To live without hope is the most crushing of burdens. At many of the places I visited I saw children with faces that told me they hold no hope for the future. I was reminded of the words of the American writer James Agee, who said: “In every child who is born, under no matter what circumstances, the potentiality of the human race is born again, and in them too, once more and in each of us, is born again our terrific responsibility towards human life.” Street children have haunted Addis Ababa for decades. Like ghosts they drift through the crowds, eyes glazed from the solvents and drugs they abuse, grimy hands poised to beg or steal. Ignored, pitied and feared they have become part of the city’s decaying infrastructure – like the policemen they bribe and the streets they sleep on, they are the poorest of the poor.

HIV/AIDS is another reason that children end up on the streets. As parents die and relatives prove either unable or unwilling to provide care children are left to fend for themselves. Some street children are involved in high levels of sexual activity and, as the young girls rescued by GOAL told us, many are raped and abused at the hands of older street children and men putting them at risk of sexually transmitted diseases, including HIV/AIDS. These children are children only in name. They became adults long before their time, their childhoods stolen from them. In the past decade – the period of greatest wealth creation in Irish history, and the world for that matter – it is now clear that the rich have gained while the poor have only lost.

GOAL tries to give back to these children something of what they have lost. Through the community centre and school for street children, they receive an education, vocational training and job placements. The simplest gift they receive is the opportunity to play. Older children are given the skills needed to set up a small business and GOAL operates a HIV/AIDS programme that provides counselling and health education through drama and peer education. Although I saw much tragedy, sadness and suffering on my trip to Ethiopia, I also met some truly beautiful people – all of them friendly and welcoming. I came away feeling richly blessed to have met them and as though it was me who had been helped, not them.

My thoughts go back to the beautiful young children, cared for by GOAL and many others. I just wonder how many of them might still be there when I visit next. We still have such a long way to go before we come even close to providing children around the world with their most basic rights and needs – freedom from work and hardship, famine, neglect and abuse. In the meantime it is salutary to remember that most of these children do survive. They may be uncomfortable reminders of our malfunctioning society but they nonetheless bear witness to the endurance of the human spirit.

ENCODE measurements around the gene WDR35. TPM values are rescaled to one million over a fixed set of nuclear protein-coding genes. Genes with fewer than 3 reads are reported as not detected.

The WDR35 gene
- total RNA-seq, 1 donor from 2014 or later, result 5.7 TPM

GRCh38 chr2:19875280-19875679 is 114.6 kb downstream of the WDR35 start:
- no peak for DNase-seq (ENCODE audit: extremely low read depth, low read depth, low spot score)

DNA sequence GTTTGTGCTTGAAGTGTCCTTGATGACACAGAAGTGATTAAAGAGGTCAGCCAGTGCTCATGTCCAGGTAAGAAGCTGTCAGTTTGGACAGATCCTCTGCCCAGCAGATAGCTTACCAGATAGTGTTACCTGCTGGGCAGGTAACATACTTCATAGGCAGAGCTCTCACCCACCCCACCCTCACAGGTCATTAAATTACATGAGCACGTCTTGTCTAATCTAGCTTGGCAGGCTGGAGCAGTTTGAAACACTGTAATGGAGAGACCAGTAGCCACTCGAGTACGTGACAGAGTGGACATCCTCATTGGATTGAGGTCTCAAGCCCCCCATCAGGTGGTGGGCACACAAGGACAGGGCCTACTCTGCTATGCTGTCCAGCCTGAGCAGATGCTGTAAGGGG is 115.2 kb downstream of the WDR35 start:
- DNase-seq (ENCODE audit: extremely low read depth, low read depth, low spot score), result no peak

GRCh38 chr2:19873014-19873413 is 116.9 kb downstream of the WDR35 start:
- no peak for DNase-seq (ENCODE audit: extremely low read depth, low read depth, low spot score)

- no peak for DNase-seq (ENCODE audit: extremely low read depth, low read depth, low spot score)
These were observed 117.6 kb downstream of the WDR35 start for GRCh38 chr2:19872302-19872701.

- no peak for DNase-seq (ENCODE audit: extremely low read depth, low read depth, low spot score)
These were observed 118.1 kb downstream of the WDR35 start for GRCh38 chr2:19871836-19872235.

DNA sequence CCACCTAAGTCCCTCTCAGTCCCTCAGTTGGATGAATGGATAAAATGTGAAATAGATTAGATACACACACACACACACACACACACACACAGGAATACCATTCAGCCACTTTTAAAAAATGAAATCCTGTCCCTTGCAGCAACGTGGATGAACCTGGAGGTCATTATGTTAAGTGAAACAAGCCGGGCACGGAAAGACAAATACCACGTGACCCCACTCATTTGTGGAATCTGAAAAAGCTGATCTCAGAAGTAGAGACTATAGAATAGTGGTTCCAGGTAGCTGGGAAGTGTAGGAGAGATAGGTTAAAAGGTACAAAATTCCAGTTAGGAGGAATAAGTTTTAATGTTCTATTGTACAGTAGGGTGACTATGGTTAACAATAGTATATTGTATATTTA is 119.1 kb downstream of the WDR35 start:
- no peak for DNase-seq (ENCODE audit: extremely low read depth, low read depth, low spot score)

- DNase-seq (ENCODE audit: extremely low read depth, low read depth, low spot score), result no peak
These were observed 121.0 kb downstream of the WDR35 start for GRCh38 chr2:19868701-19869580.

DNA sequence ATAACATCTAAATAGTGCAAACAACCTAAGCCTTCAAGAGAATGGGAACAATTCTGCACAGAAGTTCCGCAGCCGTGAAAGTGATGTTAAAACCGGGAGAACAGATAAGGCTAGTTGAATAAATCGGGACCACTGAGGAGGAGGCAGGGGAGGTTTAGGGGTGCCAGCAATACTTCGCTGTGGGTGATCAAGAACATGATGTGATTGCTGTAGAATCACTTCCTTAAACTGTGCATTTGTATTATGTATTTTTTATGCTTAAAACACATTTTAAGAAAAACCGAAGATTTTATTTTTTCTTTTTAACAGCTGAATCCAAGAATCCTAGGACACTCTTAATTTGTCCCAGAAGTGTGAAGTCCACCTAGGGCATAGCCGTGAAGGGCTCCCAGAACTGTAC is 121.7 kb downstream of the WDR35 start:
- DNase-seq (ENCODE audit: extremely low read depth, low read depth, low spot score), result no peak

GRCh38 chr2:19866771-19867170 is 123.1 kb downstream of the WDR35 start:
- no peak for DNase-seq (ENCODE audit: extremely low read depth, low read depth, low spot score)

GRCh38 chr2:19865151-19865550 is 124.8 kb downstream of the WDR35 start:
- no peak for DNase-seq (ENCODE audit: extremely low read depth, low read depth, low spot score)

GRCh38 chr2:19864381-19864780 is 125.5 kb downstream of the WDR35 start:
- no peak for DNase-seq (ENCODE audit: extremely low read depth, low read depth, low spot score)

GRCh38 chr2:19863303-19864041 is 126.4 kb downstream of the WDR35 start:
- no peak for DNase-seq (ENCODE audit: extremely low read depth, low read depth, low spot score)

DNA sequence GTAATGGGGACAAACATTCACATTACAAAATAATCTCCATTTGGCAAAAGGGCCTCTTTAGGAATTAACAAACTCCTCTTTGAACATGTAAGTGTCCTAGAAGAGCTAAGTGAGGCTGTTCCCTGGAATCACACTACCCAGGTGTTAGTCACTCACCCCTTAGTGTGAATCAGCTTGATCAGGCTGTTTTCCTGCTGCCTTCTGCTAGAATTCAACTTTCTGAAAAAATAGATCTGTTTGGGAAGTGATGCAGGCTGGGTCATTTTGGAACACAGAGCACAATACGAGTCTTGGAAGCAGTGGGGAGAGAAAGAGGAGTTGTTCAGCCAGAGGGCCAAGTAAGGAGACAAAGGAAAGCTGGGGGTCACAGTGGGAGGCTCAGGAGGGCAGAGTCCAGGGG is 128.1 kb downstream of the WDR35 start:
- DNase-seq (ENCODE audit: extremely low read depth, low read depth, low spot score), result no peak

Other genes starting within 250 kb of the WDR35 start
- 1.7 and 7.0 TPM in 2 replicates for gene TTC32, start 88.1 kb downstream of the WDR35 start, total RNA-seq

If the international community just learns to listen to the people of Ethiopia, and those who advocate on their behalf, then the most important step will have been taken. For many of these people, and for countless others across sub-Saharan Africa in places like Niger, Uganda, Darfur and Chad, tomorrow will be too late. The work done in Ethiopia and in the 11 other developing world countries in which GOAL currently operates in could not continue without the support of the Irish. We are truly grateful for your generosity and support, not just over the past year but throughout GOAL’s 30 years of existence. Alternatively, if you have a relevant skill and would consider giving at least a year of your life to the service of the poorest of the poor, why not becom
e a GOAL volunteer? For details contact GOAL’s personnel department on 01 280 9779, or see for details of current vacancies and how to become a GOALie.

The Claremorris GOAL Golf Classic takes place at Claremorris Golf Club on Thursday April 12. Tee off times are available by phoning Claremorris Golf Club on 094 937 1527. The entry fee for a team of four is €180. Book early and support GOAL.

Underground children

BBC NEWS | In pictures | Underground children | In hiding

Gallery of street children in Addis Ababa.

In hiding
Blink and you will miss the underground children in Ethiopia’s capital city.

They live in tunnels, sewers and drainage holes, hidden beneath Addis Ababa’s teeming streets.

They move from one makeshift shelter to the next, chased away by police or the rivers of water and refuse that flow when the rains come.

Growing up amidst the traffic, they learn to hustle at a young age seeking change or selling small items to drivers at traffic lights.

Across from the main post office, there is a sewage drain. It draws little attention.

Thousands of people walk across its steel bars every day without giving it a second thought. This is good for Mohammed and his friends. They do not want their home to be discovered.